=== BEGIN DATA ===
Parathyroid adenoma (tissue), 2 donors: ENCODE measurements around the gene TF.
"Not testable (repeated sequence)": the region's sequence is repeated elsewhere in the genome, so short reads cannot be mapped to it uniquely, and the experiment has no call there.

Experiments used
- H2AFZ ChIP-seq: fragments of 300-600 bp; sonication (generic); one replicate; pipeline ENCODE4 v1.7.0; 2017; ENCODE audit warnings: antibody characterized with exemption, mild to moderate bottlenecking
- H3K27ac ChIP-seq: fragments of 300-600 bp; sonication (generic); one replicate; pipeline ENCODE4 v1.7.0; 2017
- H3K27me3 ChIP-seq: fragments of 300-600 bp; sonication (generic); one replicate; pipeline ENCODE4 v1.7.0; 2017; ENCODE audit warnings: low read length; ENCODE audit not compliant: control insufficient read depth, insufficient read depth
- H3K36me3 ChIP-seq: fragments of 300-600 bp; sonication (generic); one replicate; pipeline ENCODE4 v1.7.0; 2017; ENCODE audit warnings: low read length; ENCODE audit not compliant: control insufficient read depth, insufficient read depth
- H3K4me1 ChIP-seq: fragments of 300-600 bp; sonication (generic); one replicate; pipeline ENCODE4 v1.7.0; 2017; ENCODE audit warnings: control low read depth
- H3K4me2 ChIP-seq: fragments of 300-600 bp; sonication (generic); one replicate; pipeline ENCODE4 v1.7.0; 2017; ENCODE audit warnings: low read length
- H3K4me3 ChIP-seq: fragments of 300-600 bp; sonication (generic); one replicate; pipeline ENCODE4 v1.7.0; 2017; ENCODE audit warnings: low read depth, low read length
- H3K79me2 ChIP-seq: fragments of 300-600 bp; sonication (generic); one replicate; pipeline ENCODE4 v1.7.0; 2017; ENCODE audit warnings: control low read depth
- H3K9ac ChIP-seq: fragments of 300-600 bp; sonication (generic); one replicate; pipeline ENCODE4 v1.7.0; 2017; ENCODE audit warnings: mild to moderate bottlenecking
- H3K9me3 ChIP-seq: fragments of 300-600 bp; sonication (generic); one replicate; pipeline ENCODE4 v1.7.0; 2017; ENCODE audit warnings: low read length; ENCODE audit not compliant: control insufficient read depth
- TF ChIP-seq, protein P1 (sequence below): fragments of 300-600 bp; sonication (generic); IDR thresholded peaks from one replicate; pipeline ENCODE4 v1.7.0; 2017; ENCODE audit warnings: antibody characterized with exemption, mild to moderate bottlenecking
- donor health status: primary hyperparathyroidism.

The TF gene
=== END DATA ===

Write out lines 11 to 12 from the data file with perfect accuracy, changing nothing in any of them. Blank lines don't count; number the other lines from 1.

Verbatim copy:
- H3K79me2 ChIP-seq: fragments of 300-600 bp; sonication (generic); one replicate; pipeline ENCODE4 v1.7.0; 2017; ENCODE audit warnings: control low read depth
- H3K9ac ChIP-seq: fragments of 300-600 bp; sonication (generic); one replicate; pipeline ENCODE4 v1.7.0; 2017; ENCODE audit warnings: mild to moderate bottlenecking